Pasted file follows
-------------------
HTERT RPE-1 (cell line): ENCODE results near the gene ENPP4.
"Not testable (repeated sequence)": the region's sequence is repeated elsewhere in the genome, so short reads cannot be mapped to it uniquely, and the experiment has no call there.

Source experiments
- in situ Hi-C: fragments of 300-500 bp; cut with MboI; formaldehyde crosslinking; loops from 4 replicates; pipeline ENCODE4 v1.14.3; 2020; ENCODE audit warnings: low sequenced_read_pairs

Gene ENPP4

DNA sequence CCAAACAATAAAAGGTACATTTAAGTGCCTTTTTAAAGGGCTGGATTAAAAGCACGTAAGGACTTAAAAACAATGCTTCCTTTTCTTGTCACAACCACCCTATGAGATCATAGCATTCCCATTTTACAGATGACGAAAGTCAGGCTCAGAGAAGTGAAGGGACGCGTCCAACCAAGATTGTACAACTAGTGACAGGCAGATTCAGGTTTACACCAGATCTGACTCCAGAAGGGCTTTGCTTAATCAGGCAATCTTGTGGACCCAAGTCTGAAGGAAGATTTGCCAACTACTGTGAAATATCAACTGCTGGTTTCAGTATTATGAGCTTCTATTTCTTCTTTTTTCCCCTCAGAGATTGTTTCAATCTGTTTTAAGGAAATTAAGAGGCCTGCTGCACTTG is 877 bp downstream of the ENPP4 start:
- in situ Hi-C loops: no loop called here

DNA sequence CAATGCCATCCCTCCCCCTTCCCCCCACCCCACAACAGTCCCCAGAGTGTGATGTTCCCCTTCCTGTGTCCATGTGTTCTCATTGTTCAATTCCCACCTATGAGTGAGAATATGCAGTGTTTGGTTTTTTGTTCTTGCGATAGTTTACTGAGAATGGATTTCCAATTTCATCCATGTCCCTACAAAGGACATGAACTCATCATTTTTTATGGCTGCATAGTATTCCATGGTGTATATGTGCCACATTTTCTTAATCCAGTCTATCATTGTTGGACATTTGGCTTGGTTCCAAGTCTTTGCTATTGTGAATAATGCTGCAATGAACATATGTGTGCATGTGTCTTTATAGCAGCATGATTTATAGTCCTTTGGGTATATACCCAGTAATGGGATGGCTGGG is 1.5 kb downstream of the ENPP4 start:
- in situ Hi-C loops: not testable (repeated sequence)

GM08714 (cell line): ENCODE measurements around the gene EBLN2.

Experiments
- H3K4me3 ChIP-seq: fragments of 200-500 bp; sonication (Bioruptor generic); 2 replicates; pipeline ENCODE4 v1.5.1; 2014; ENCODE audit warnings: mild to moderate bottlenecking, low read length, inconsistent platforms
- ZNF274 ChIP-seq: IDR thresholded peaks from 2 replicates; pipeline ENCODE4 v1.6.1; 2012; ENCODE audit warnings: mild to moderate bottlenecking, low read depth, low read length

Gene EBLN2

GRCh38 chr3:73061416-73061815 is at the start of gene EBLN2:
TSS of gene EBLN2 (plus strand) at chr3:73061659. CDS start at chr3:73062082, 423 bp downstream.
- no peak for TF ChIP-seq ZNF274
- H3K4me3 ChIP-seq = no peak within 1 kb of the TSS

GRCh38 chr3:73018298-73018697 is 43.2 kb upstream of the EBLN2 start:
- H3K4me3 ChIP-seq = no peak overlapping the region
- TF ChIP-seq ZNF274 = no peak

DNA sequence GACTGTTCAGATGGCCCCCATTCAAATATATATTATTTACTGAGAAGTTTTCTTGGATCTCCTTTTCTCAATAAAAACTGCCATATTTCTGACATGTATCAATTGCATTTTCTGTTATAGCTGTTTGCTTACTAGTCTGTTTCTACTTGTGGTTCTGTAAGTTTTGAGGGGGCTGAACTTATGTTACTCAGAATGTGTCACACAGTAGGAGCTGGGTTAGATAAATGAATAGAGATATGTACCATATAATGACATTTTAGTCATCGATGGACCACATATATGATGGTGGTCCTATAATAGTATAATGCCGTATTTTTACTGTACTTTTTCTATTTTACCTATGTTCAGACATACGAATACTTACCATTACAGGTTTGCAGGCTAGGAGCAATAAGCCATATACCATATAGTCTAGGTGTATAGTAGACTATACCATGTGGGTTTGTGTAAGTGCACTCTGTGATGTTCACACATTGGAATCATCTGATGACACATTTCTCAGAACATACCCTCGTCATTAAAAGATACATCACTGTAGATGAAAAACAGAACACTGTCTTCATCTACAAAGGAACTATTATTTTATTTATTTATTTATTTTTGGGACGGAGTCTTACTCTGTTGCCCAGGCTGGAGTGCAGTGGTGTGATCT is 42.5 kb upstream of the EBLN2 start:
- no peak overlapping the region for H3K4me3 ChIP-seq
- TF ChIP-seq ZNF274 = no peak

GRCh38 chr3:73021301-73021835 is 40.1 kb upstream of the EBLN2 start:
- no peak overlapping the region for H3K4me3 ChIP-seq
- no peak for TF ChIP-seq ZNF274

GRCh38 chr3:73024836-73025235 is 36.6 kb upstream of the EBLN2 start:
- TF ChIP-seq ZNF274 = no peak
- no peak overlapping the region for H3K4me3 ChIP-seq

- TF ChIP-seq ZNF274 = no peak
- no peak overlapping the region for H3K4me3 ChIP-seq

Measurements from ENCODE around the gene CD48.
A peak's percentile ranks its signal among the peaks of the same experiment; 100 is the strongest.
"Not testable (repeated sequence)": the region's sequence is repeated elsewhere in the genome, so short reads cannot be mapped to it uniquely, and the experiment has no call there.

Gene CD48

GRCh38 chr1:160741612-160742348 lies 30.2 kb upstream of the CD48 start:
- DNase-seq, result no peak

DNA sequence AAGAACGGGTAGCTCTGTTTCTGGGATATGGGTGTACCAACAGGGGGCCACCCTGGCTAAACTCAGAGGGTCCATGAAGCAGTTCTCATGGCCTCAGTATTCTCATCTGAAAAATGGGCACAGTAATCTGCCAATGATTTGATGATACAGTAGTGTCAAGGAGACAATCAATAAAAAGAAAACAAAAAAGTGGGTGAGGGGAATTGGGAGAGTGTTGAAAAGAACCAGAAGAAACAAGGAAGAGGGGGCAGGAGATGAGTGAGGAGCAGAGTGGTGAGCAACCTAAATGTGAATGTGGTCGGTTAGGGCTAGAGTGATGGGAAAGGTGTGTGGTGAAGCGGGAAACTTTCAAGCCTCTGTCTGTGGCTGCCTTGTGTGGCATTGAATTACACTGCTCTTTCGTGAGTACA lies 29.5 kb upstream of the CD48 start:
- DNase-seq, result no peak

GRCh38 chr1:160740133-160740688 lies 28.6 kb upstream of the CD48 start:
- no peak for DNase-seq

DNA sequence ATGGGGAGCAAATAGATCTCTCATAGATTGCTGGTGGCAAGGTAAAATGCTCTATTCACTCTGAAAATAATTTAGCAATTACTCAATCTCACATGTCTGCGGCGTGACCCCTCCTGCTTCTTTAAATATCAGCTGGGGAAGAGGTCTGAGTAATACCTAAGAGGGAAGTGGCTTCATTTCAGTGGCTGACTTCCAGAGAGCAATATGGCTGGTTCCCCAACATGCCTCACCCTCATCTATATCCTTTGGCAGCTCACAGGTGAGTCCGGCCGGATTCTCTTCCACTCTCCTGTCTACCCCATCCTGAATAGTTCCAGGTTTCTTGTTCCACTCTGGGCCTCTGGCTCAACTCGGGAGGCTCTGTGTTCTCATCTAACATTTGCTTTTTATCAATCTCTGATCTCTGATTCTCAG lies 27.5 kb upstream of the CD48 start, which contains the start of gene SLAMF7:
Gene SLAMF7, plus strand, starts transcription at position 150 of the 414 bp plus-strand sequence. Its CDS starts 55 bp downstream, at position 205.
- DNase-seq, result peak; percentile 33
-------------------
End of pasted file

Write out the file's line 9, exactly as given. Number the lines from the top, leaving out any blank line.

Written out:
- in situ Hi-C loops: not testable (repeated sequence)